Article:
New college students were more likely to be enrolled in credit-bearing courses when several factors were considered, according to a study of thousands of students enrolled in seven New York community colleges. Colleges that participated in the study considered traditional placement exams, as well as grade point average, the time elapsed between the student's graduation and college enrollment and, in some cases, state test scores.
Teachers should make an effort to ensure they are pronouncing students' names correctly and encourage students to let them know if they are missing the mark, suggests Susan Balogh, a teacher in Massachusetts. In this article, Balogh, along with other teachers, share strategies for the correct pronunciations of students' names, which Christine Yeh, a professor at the University of San Francisco School of Education, says helps develop trust and rapport among students and teachers.
Middle- and high-school students can compete for up to $100,000 by producing a documentary on what it means to be an American in a contest sponsored by C-SPAN. Documentaries entered into the "Student-Cam" competition should be 5 to 7 minutes in length and focus on areas such as constitutional rights or historic events.
High-school students with school-issued devices are more likely to email their teachers with questions, take notes in class and collaborate with their classmates, among other tasks, according to results of a survey by the Speak Up Research Project for Digital Learning. Some students said emailing teachers with questions helps alleviate anxiety, Speak Up CEO Julie Evans says.
Social media can be useful in schools, but teachers need to be mindful of students' privacy when they use it, writes Keith Earls, a former classroom teacher and current law-school student. In this commentary, he offers seven tips for teachers to consider when using social media, including learning about privacy settings and the law, as well as keeping separate accounts for personal and professional use.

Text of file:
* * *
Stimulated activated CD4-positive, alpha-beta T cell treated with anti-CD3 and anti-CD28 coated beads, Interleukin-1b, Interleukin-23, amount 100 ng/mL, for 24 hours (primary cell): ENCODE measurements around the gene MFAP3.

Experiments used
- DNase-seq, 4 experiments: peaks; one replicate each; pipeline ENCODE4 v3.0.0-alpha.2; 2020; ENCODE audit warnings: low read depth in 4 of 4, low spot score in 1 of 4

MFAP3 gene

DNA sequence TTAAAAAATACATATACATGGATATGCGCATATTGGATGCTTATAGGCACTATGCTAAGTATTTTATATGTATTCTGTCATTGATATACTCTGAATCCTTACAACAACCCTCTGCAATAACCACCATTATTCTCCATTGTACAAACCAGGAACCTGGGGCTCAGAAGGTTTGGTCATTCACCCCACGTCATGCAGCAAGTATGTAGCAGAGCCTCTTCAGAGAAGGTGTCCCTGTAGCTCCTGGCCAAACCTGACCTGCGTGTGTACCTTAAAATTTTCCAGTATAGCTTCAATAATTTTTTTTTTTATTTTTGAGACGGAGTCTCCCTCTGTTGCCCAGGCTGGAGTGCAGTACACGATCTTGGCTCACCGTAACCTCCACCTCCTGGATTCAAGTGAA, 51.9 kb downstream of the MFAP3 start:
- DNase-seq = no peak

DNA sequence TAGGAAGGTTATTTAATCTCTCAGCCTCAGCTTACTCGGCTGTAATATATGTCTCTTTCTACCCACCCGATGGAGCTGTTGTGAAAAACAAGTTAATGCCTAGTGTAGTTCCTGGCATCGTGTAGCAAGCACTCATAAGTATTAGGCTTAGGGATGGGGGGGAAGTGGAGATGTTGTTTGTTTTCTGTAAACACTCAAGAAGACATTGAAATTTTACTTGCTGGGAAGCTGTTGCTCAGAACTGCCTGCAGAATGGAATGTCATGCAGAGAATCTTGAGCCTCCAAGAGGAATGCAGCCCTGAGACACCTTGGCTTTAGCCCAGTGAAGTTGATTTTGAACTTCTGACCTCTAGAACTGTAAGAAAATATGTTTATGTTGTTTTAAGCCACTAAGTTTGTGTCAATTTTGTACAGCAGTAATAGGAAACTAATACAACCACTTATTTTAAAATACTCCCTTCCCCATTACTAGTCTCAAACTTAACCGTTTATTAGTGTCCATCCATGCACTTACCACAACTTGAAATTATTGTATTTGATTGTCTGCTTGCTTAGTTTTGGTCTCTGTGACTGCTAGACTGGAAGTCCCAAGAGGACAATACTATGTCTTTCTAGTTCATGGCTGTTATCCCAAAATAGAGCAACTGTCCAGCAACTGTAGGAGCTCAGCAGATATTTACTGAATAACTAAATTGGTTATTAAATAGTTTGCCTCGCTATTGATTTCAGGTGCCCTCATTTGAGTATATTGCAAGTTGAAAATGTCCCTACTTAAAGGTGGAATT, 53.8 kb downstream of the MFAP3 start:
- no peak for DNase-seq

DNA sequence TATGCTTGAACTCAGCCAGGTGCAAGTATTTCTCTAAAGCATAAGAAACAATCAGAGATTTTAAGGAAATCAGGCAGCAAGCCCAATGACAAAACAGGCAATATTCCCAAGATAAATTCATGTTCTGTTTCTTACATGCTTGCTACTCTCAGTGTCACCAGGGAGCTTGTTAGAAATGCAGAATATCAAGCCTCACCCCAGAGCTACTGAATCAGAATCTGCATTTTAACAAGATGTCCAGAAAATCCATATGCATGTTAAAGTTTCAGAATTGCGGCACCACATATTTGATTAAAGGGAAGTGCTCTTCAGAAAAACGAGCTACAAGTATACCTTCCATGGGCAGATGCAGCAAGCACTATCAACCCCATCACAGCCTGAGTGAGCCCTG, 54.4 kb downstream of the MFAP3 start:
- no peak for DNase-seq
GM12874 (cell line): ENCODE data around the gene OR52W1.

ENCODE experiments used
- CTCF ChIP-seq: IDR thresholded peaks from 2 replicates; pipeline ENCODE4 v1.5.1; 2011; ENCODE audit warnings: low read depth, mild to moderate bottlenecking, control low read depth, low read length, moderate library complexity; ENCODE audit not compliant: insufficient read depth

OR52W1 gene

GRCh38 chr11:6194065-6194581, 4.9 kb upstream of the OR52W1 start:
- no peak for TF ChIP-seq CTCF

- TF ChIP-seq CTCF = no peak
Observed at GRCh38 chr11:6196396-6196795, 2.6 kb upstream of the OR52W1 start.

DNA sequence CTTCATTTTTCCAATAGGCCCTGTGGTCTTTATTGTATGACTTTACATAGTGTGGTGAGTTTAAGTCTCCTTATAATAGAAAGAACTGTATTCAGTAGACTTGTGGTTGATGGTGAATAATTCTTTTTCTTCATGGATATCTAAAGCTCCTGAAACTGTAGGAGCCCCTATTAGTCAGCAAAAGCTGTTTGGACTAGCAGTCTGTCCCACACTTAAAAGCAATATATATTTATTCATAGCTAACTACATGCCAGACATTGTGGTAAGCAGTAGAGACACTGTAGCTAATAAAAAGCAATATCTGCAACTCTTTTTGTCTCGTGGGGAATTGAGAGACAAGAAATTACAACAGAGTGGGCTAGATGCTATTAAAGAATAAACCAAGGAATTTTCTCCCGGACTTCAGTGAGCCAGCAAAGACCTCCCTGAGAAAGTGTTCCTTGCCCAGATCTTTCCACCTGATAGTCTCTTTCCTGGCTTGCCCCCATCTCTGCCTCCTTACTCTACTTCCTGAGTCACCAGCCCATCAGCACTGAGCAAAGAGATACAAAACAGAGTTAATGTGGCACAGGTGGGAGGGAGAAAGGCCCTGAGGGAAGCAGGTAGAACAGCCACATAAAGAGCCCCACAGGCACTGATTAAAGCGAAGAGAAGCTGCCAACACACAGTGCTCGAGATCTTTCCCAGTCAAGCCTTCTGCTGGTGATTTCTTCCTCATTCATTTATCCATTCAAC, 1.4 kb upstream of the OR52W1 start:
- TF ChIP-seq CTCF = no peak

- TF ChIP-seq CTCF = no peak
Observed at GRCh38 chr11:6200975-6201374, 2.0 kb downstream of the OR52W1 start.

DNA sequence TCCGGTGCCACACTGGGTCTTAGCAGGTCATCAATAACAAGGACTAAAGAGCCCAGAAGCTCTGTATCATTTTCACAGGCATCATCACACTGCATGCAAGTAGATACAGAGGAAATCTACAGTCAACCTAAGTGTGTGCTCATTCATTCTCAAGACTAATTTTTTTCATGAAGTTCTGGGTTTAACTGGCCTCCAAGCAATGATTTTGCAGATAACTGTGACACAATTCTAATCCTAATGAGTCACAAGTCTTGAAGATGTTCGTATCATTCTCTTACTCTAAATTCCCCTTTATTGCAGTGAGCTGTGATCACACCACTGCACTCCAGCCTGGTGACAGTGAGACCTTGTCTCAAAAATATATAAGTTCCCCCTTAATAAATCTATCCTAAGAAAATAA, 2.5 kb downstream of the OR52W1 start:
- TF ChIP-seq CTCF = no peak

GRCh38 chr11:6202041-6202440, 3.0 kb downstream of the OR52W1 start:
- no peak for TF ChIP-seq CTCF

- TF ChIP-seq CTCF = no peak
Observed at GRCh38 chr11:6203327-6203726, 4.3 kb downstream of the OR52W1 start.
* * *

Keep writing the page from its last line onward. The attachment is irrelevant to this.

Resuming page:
A survey of more than 700 educators indicates that teachers think their students with "reading barriers," such as dyslexia or low vision, were prepared for school if students had accessible texts and technology, according to data from Benetech, a California company that offers free, accessible texts. Support by administrators also contributed to readiness.
Typically antisocial octopuses become more friendly with other octopuses when under the influence of MDMA, the active ingredient in the drug ecstasy, according to findings published in Current Biology. The octopuses' response is similar to that of humans, suggesting the basis for the behavior may have evolved in a shared ancestor over 500 million years ago.
New Jersey high-school principal Bill Cunningham says he's dedicated to building a "culture of collaboration" at his new school by meeting with faculty, staff, parents and students. Communication is crucial to making such a culture work, Cunningham says, and he wants everyone to feel like they can bring their concerns to him.
Graphic novels can engage middle-school readers and offer deep, visual-rich text that can be analyzed in class, doctoral student and former middle-grades teacher Jason DeHart writes in this blog post. He describes three graphic novels that focus on identity and provide material for student discussions in deeper issues.
Students at an Arkansas high school are gaining experience that they can use for their future careers. The school's CASS program allows students hands-on learning in manufacturing, welding and health care, and the school hopes to add IT in the future.
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